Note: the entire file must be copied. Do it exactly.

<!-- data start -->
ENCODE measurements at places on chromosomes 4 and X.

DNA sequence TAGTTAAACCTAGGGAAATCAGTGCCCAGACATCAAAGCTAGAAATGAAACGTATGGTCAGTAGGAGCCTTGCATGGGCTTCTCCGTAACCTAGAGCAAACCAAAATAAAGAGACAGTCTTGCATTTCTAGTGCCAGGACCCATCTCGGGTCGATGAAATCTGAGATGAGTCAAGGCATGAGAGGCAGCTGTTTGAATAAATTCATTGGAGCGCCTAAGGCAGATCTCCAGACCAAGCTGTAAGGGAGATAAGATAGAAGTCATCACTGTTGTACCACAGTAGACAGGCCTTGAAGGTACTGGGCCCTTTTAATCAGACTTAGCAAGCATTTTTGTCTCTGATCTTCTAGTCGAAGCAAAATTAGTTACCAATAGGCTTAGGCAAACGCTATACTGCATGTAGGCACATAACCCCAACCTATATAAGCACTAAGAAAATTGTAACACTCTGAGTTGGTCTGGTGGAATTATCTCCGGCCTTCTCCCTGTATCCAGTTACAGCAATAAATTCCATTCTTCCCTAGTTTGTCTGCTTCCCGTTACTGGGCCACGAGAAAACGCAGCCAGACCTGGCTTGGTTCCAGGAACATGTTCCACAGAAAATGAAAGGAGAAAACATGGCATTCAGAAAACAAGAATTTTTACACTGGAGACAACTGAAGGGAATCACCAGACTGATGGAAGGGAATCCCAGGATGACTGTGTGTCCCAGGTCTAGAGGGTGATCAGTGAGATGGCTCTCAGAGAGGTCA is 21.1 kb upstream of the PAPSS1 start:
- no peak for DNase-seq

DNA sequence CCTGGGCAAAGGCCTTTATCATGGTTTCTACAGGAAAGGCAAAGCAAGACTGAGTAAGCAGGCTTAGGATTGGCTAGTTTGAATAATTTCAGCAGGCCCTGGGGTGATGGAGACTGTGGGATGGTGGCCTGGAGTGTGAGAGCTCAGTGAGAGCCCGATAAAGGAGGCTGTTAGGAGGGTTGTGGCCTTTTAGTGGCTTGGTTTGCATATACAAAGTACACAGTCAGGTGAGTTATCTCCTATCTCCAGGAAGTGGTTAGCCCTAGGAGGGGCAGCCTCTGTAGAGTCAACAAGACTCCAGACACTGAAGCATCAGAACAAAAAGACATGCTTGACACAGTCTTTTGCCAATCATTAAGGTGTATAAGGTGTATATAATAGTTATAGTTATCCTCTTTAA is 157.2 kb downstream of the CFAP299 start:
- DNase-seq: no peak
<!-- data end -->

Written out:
ENCODE measurements at places on chromosomes 4 and X.

DNA sequence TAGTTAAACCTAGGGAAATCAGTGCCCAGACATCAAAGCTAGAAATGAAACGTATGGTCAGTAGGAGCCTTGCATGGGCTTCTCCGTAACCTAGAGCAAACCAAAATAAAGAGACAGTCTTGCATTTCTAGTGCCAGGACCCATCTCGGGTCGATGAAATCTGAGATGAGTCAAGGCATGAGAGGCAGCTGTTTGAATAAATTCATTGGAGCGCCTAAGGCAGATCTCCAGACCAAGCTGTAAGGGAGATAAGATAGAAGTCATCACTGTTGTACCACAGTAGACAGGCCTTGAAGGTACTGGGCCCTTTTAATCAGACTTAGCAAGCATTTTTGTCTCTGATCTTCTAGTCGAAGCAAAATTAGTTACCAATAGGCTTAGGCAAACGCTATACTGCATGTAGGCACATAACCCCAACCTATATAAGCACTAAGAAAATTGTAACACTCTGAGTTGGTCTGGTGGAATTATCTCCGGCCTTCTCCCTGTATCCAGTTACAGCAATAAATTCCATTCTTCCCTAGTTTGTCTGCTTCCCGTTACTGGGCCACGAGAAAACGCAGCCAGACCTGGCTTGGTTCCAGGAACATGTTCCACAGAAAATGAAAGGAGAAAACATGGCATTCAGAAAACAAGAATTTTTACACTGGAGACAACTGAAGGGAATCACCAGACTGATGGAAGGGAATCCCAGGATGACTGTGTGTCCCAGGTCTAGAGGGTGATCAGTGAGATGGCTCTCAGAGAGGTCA is 21.1 kb upstream of the PAPSS1 start:
- no peak for DNase-seq

DNA sequence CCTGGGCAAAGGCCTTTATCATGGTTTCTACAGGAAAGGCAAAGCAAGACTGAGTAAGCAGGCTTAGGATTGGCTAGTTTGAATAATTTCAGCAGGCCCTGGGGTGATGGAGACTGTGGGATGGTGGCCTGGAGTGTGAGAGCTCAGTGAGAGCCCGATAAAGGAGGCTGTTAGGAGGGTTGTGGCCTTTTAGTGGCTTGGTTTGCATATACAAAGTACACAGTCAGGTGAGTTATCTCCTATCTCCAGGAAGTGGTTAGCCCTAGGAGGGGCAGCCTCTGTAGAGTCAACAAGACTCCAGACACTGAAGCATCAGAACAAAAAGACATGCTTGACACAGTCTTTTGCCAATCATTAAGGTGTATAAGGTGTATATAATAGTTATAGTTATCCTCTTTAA is 157.2 kb downstream of the CFAP299 start:
- DNase-seq: no peak